The automobile industry has been firmly in the gaze of the EU competition authorities over the last few years. In March 2014, the European Commission (the Commission) imposed fines totalling €953,306,000 on European and Japanese companies involved in an automotive bearings cartel. The companies involved were co-ordinating the passing-on of steel price increases to customers, colluding on quotes and annual price reduction requests, and exchanging commercially sensitive information. Other numerous car part cartel investigations are ongoing, as is Pilkington Group Ltd's (Pilkington) appeal against a €370,000,000 fine for their participation in a car glass cartel.
As a result of Pilkington's involvement in the car glass cartel, in July 2010 Volvo brought an action against Pilkington and its subsidiaries in the High Court of London for damages relating to the illegally inflated prices for car glass. However, until relatively recently, such actions have been fairly rare (at least on this side of the Atlantic).
Now, the introduction of The Consumer Rights Act 2015 (the Act) has made it significantly easier for individuals and businesses to receive compensation where there has been an infringement of competition law.
Traditionally, private competition law claims were restricted to "follow on" actions, where a competition law infringement decision had to have been made by an authority (such as the Competition and Market Authority in the UK or the Commission within the EU). For the first time, as of 1 October 2015, the Competition Appeals Tribunal (CAT) may decide on stand-alone damage claims. In these claims, persons who have suffered a loss or damage may bring civil proceedings in respect of an alleged infringement of competition law i.e. it is not necessary for a previous infringement decision to be made in order to bring a claim for losses suffered. This allows potential claimants to file claims as soon as they become aware of the infringement, rather than having to wait for an infringement decision to be made.
The Act also introduces a new collective proceedings regime. Under the existing regime, the CAT may approve similar claims to be combined into a single collective proceeding, where claimants can "opt in" to be part of the action. From 1 October the CAT will also have the power to hear claims where all eligible claimants will be included unless they choose to "opt out". If the CAT approves an opt-out class action, all eligible claimants domiciled in the UK will be automatically included (non-UK claimants may also opt in to the claim). This is the first time that such US style opt-out claims may be heard in the UK.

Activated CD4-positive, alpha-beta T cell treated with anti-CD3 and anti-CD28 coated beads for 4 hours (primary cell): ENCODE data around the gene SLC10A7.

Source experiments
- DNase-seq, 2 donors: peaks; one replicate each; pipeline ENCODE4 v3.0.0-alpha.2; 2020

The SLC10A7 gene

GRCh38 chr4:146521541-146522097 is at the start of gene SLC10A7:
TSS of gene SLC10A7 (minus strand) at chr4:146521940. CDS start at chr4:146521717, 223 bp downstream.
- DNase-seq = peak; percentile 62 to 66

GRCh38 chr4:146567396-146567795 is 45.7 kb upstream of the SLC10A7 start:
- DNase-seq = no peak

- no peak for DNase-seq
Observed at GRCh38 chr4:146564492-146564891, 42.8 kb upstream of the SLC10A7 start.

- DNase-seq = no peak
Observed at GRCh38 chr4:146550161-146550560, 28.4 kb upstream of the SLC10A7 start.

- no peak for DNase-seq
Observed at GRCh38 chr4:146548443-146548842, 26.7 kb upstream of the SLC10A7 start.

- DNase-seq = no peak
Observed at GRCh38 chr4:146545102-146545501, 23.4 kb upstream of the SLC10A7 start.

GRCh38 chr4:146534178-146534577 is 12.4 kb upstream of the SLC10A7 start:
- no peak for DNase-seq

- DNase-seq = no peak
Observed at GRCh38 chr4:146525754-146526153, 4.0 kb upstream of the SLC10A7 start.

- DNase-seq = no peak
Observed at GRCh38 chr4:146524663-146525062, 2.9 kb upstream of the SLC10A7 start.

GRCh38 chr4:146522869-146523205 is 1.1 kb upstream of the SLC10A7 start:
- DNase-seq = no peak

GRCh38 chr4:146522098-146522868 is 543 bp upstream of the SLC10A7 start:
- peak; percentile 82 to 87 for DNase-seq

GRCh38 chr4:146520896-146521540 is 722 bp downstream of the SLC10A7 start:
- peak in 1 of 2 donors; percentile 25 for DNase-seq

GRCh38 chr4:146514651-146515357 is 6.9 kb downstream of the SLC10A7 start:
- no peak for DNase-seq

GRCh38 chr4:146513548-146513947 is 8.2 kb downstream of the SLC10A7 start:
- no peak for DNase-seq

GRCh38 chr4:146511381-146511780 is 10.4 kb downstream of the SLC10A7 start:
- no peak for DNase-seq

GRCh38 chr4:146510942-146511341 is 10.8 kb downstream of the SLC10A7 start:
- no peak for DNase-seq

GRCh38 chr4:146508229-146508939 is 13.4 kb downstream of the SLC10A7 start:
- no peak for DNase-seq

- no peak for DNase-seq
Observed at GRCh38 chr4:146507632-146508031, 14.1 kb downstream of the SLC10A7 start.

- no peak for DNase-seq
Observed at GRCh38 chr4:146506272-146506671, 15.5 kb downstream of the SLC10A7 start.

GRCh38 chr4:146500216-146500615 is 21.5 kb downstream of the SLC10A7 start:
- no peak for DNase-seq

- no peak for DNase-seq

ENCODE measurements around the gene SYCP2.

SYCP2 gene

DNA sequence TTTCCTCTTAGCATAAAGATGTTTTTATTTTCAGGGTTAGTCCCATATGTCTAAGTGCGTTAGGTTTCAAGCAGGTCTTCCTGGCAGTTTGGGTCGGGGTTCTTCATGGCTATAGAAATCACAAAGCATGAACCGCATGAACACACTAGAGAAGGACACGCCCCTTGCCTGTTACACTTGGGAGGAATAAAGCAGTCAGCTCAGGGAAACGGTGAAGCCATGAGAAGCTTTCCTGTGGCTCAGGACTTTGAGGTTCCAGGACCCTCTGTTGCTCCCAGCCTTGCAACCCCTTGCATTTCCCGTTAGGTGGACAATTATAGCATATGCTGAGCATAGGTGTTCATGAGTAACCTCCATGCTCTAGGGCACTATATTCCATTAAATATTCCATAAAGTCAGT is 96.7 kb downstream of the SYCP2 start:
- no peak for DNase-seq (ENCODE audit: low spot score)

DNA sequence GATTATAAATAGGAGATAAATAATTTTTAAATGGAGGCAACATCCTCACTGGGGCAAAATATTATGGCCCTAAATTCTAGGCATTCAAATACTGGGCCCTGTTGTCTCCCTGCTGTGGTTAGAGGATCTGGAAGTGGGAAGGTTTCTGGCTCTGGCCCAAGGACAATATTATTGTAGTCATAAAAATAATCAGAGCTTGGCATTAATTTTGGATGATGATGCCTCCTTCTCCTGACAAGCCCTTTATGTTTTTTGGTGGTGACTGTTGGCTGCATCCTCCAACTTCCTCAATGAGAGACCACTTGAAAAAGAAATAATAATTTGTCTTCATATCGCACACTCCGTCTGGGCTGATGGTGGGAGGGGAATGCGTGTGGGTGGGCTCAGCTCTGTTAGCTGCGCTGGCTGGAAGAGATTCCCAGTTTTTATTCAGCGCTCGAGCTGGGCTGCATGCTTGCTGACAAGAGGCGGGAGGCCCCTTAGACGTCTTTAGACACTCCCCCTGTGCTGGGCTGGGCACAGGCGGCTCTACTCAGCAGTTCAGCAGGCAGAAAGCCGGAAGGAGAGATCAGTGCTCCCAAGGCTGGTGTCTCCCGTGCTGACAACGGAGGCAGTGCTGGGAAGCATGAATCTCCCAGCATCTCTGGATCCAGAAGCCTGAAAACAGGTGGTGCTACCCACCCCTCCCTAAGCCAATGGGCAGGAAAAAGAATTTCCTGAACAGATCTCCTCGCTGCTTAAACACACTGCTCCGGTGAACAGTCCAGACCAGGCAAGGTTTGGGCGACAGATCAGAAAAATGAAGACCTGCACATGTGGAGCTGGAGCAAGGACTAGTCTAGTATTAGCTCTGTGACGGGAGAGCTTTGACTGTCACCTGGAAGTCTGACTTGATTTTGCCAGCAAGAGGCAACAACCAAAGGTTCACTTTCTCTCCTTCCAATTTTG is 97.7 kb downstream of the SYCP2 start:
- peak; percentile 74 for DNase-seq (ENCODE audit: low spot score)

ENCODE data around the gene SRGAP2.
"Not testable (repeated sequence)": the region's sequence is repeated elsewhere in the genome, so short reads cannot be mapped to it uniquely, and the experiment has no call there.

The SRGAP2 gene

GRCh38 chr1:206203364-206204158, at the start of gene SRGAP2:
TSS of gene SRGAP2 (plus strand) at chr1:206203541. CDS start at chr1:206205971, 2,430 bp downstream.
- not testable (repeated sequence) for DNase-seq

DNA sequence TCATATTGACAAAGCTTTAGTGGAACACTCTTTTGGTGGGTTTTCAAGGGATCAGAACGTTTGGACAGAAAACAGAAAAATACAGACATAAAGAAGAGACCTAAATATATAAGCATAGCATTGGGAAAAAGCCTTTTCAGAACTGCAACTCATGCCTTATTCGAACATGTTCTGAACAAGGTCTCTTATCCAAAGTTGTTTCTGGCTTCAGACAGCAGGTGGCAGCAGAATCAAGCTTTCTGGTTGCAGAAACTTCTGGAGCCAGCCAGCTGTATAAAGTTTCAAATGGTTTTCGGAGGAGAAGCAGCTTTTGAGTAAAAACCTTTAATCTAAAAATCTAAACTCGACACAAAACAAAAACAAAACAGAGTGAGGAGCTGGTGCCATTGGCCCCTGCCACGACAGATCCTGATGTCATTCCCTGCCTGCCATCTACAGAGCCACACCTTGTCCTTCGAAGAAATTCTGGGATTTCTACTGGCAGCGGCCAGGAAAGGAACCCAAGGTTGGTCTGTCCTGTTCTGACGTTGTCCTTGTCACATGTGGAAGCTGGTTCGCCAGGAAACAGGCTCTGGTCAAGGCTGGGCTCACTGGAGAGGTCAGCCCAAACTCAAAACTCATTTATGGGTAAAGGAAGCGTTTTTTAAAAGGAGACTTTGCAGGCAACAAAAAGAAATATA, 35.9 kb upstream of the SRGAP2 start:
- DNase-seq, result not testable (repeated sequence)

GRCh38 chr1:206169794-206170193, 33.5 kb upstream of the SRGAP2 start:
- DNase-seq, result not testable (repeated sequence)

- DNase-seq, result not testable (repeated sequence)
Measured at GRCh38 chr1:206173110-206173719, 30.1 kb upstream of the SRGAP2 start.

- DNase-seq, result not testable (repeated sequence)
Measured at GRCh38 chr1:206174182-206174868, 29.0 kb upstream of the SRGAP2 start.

All this is part of the desire by the competition authorities as policy makers to encourage damages actions to disincentivise companies from engaging in unlawful acts in the first place. Nonetheless, some safeguards have been put in place to avoid a rush of ambulance chasers. The CAT will only approve opt-in or opt-out collective proceedings after considering whether the claims are appropriate to be brought as a class action. The only eligible claims are those which raise the same or similar or related issues of fact and/or law, and the body representing the claimants is "just and reasonable". Additionally, the "loser pays" principle will apply so that the body representing the claimants exposes itself to the cost of proceedings.
Exemplary or punitive damages may not be awarded in collective proceedings. When assessing damages for collective actions, the CAT will consider the damages suffered by the claimants as a whole, not individually. If there are any unclaimed damages after an opt-out proceeding, the CAT will require the defendant to donate them to the Access to Justice Foundation (although this may be changed by the Secretary of State), or towards the body representing the claimants to cover the costs of the proceedings.
If claimants wish to settle a collective proceeding before a decision is made, they must receive approval by the CAT. The CAT must not approve a collective settlement unless it is satisfied that the terms of the settlement are "just and reasonable".
As a result of these changes, there is expected to be a significant rise in the number and type of competition-based damages claims within the UK. It is important that businesses are aware that they may have access to redress for others' breach of competition law, and that they may take the necessary action to look out for and process such claims.